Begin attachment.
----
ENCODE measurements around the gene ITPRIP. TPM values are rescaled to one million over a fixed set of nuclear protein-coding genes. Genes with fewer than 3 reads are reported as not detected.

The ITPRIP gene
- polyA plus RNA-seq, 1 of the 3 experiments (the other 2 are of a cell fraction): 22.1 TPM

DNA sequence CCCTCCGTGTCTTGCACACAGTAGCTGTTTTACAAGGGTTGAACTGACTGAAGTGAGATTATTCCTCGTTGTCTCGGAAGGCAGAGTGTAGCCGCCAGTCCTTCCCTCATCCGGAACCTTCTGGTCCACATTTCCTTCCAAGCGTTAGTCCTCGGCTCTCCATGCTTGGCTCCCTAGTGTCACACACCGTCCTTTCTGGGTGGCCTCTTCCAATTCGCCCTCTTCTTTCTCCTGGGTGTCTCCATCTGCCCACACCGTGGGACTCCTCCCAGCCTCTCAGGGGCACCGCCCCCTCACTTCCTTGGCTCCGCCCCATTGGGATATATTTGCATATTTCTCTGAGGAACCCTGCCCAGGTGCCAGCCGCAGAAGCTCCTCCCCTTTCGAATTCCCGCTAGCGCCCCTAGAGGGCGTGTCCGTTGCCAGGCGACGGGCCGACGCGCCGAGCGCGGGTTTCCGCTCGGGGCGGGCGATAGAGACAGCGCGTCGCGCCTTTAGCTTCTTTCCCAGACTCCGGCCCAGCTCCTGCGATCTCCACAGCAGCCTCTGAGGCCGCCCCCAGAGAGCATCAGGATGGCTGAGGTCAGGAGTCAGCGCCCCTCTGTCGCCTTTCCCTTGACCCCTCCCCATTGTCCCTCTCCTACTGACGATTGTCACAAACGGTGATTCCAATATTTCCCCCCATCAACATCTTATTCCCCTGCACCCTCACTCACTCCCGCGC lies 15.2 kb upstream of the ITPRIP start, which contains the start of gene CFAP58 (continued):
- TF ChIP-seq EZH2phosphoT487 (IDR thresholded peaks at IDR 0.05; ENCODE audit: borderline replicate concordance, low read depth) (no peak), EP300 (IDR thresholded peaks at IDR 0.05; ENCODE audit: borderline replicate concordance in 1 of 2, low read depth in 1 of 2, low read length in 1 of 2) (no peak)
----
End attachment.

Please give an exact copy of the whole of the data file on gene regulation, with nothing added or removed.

ENCODE measurements around the gene ITPRIP. TPM values are rescaled to one million over a fixed set of nuclear protein-coding genes. Genes with fewer than 3 reads are reported as not detected.

The ITPRIP gene
- polyA plus RNA-seq, 1 of the 3 experiments (the other 2 are of a cell fraction): 22.1 TPM

DNA sequence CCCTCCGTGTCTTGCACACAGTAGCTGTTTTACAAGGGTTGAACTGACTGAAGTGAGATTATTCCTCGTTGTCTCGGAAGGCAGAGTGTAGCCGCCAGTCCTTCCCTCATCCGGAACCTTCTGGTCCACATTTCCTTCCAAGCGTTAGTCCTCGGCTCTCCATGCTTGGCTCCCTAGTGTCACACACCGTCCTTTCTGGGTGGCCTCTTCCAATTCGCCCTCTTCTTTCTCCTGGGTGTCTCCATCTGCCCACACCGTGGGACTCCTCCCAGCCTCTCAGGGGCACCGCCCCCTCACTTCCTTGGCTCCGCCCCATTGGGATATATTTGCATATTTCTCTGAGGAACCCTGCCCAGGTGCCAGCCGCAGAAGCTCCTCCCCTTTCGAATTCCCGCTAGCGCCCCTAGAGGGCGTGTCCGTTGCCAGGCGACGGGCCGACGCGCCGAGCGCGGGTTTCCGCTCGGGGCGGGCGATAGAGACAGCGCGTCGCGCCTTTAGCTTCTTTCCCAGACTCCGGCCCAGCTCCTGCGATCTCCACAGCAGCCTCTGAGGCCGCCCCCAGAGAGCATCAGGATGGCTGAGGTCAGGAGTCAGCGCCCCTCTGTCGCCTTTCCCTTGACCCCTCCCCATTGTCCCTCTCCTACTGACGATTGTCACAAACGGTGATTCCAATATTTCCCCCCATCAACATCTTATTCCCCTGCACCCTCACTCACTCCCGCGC lies 15.2 kb upstream of the ITPRIP start, which contains the start of gene CFAP58 (continued):
- TF ChIP-seq EZH2phosphoT487 (IDR thresholded peaks at IDR 0.05; ENCODE audit: borderline replicate concordance, low read depth) (no peak), EP300 (IDR thresholded peaks at IDR 0.05; ENCODE audit: borderline replicate concordance in 1 of 2, low read depth in 1 of 2, low read length in 1 of 2) (no peak)